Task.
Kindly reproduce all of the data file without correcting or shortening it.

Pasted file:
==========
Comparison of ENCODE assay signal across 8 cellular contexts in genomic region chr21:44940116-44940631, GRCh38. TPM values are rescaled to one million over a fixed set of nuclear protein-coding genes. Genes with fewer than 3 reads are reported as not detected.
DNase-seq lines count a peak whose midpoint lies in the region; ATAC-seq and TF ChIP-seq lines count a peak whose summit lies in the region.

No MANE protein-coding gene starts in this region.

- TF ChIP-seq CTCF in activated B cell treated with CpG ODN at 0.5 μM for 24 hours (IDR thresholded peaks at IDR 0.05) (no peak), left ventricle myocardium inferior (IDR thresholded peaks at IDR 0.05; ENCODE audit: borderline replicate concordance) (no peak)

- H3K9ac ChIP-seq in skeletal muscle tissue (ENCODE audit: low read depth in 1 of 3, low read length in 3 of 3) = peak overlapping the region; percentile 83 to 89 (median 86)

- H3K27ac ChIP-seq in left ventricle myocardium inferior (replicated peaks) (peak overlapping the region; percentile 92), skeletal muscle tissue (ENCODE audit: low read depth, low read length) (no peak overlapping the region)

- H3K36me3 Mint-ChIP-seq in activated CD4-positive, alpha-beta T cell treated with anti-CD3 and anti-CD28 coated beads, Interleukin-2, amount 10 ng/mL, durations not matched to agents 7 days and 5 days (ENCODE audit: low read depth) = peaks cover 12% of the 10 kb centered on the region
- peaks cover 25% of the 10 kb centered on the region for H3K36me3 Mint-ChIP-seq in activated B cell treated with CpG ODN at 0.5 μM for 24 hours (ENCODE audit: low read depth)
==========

Comparison of ENCODE assay signal across 8 cellular contexts in genomic region chr21:44940116-44940631, GRCh38. TPM values are rescaled to one million over a fixed set of nuclear protein-coding genes. Genes with fewer than 3 reads are reported as not detected.
DNase-seq lines count a peak whose midpoint lies in the region; ATAC-seq and TF ChIP-seq lines count a peak whose summit lies in the region.

No MANE protein-coding gene starts in this region.

- TF ChIP-seq CTCF in activated B cell treated with CpG ODN at 0.5 μM for 24 hours (IDR thresholded peaks at IDR 0.05) (no peak), left ventricle myocardium inferior (IDR thresholded peaks at IDR 0.05; ENCODE audit: borderline replicate concordance) (no peak)

- H3K9ac ChIP-seq in skeletal muscle tissue (ENCODE audit: low read depth in 1 of 3, low read length in 3 of 3) = peak overlapping the region; percentile 83 to 89 (median 86)

- H3K27ac ChIP-seq in left ventricle myocardium inferior (replicated peaks) (peak overlapping the region; percentile 92), skeletal muscle tissue (ENCODE audit: low read depth, low read length) (no peak overlapping the region)

- H3K36me3 Mint-ChIP-seq in activated CD4-positive, alpha-beta T cell treated with anti-CD3 and anti-CD28 coated beads, Interleukin-2, amount 10 ng/mL, durations not matched to agents 7 days and 5 days (ENCODE audit: low read depth) = peaks cover 12% of the 10 kb centered on the region
- peaks cover 25% of the 10 kb centered on the region for H3K36me3 Mint-ChIP-seq in activated B cell treated with CpG ODN at 0.5 μM for 24 hours (ENCODE audit: low read depth)